Figure 1. CRISPR/Cas reagents: (A) traditional Cas9 reagent; (B) CRISPR/Cas base editor; (C) prime editor.

Currently, two approaches are commonly used for distributing CRISPR/Cas9 components: the first uses CRISPR/Cas9 vectors, and the second one uses a vector-less CRISPR/Cas9 method. Magnetofection is based on vector-free editing which is useful for the generation of non-transgenic crops.

To date, there has been no research on the editing of genome-mediated pollen magnetofection. However, the benefit of this approach is that it makes it possible to directly transfer the CRISPR/Cas9 ribonucleoproteins to pollen. This technique can reduce the time needed for tissue culture and transgenic organism selection.


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  2. Nidhi, S.; Anand, U.; Oleksak, P.; Tripathi, P.; Lal, J.A.; Thomas, G.; Kuca, K.; Tripathi, V. Novel CRISPR–Cas Systems: An Updated Review of the Current Achievements, Applications, and Future Research Perspectives. Int. J. Mol. Sci. 2021, 22, 3327.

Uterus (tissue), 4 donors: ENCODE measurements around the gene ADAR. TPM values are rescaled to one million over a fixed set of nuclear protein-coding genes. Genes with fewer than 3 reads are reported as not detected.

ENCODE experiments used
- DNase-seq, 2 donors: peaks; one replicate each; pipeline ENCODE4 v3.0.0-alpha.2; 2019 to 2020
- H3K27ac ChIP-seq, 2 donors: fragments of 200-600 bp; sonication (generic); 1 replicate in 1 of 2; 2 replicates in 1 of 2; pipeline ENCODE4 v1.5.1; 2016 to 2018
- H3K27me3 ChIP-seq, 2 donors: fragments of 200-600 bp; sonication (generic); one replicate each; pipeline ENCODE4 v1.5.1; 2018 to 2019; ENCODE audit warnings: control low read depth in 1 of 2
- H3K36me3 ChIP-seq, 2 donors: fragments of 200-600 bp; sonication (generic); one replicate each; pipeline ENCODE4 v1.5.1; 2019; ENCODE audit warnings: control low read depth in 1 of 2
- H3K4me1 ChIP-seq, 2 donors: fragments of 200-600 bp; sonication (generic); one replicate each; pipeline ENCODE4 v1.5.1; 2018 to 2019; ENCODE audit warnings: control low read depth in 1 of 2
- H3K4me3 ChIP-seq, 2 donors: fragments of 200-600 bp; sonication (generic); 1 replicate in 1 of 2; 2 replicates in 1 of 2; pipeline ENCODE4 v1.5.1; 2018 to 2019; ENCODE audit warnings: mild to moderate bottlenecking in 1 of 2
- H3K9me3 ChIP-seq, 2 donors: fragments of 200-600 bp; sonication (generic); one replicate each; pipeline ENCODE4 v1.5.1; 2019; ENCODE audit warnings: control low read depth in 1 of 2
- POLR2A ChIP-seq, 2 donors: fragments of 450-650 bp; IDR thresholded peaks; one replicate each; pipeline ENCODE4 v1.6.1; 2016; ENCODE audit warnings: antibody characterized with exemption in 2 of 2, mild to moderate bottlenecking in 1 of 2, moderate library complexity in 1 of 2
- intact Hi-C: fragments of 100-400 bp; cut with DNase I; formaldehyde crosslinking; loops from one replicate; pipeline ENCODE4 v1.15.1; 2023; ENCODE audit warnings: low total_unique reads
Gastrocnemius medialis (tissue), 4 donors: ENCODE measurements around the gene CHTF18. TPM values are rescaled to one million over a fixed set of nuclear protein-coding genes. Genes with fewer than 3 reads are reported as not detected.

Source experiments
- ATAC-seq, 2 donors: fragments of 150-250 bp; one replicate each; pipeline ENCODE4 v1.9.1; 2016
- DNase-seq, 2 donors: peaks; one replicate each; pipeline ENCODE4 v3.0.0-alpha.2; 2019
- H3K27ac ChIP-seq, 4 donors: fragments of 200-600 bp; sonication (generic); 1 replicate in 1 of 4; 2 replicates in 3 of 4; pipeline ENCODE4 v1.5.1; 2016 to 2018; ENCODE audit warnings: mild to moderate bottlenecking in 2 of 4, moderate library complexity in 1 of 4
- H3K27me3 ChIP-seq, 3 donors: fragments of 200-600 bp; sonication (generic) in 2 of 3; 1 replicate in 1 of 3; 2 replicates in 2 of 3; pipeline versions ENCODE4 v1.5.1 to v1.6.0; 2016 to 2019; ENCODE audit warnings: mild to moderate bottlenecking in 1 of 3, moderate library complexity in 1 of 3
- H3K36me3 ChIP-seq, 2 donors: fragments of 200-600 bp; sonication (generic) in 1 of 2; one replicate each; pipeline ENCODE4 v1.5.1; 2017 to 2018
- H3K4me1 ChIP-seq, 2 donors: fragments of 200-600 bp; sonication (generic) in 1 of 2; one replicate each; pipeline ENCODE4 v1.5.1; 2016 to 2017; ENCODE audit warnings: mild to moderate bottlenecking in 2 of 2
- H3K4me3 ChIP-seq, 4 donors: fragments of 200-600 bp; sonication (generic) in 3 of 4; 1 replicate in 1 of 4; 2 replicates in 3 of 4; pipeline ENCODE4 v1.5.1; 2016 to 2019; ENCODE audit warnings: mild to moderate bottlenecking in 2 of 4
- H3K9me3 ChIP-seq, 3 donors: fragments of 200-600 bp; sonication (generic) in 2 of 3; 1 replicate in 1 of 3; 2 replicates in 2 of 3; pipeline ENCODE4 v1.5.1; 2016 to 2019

3. Rai, M.; Bansod, S.; Bawaskar, M.; Gade, A.; Dos Santos, C.A.; Seabra, A.B.; Duran, N. Nanoparticles-based delivery systems in plant genetic transformation. In Nanotechnologies in Food and Agriculture; Springer: Cham, Switzerland, 2015; pp. 209–239.
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  6. Demirer, G.S.; Zhang, H.; Goh, N.S.; González-Grandío, E.; Landry, M.P. Carbon nanotube–mediated DNA delivery without transgene integration in intact plants. Nat. Protoc. 2019, 14, 2954–2971.